A handful of UAA students and recent graduates are running for the hot seat.
Jason Cline (R), a UAA graduate student in business administration and management, is challenging State Representative Sharon Cissna (D) for her district 22 seat. The district, often referred to as the U/Med district, includes UAA, APU, Providence Hospital, Alaska Psychiatric Institute and several other medical and educational intuitions.
Cissna has held the seat for 12 years and while she has sponsored few bills compared to other legislators, the health caucus she chairs has held more than fifty forums on critical health issues, bringing people together from across the state.
“I am in many different big networks and I try to get people together to talk about issues and come up with solutions,” Cissna said. Her biggest accomplishment in the legislature was, “just hanging in there.”
Students leading the fight to lobby the legislature on behalf of UAA have met with Cissna repeatedly.
“Cissna has been one of the most, if not the most, responsive legislator to the university,” Nick Moe, USUAA’s Government Relations Director, said.
Cline, 23, already has two bachelor’s degrees from UAA: one in business administration and one in marketing. As well as working on his master’s degree, he is working on a third bachelor’s degree in economics. He has been an active leader in the College Republicans.
“(Cissna) has done some great things but we are still seeing the same problems.” Cline said. “In terms of bills she’s filled I think I would be a little busier.”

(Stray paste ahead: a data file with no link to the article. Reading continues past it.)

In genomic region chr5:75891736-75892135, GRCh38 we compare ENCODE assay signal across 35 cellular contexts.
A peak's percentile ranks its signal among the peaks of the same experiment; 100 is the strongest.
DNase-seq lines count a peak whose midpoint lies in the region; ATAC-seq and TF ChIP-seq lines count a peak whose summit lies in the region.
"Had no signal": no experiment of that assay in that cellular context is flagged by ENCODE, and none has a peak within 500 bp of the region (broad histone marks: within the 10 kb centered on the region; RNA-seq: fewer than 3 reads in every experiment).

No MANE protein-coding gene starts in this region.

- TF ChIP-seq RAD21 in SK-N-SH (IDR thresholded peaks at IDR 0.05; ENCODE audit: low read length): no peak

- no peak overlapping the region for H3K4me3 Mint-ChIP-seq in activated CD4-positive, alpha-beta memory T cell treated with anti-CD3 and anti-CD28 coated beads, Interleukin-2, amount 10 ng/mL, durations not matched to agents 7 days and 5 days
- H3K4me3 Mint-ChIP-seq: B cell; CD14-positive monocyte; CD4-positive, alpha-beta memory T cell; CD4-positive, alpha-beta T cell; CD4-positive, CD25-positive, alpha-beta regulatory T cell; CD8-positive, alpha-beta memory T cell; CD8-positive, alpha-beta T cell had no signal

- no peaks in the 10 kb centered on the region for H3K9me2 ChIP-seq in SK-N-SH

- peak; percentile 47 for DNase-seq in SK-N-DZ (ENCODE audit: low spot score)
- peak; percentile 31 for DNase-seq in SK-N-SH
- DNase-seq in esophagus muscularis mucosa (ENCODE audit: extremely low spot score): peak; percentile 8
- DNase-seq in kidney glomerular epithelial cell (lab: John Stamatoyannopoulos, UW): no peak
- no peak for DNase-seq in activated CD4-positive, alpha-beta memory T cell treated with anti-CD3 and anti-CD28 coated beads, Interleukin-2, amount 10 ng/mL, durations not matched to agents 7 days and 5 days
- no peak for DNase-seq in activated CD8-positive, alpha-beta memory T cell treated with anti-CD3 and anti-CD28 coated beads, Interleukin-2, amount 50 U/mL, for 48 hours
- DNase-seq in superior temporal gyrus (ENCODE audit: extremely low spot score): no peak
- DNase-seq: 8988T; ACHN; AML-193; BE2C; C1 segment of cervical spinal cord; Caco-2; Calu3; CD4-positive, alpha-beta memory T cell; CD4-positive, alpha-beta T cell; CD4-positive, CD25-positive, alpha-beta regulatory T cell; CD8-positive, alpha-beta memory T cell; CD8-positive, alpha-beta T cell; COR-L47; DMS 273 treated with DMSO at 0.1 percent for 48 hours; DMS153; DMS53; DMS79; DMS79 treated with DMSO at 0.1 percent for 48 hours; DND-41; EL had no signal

Cline is a fiscal conservative who cites Milton Freidman, a free market economist, and Andrew Halcro, 2006 Republican gubernatorial candidate, as his idols.
“The way I see the direction that Alaska is heading we are on an unsustainable economic path,” Cline said. “Current leadership, I feel, is not providing the correct direction or policies that could make sure we have a long-term sustainable economic future for Alaskans, and, as a young Alaskan myself, I am in an actionable position to apply some long-term policies.”
Both Cissna and Cline have unique connections to Alaska’s environment. Cline worked on the deck of a seine fishing boat in Price William Sound when he was thirteen. His family had three boats involved in the Exxon Valdez cleanup. Cline is on chancellor Ulmer’s Sustainability Action Board and has also talked to mining company officials about the proposed pebble mine project.
“He has talked to Pebble. He is really interested in getting the full information. I think it’s really impressive that he is willing to go out and get both sides,” said UAA Sustainability Director, Paula Williams, who serves on the Sustainability Action Board with Cline.
Cline holds to this ideal of being fully informed before making any decisions.
“I’d need a pretty strong convincing tale that Pebble Mine would not directly effect fisheries before I could sign onto it,” Cline said.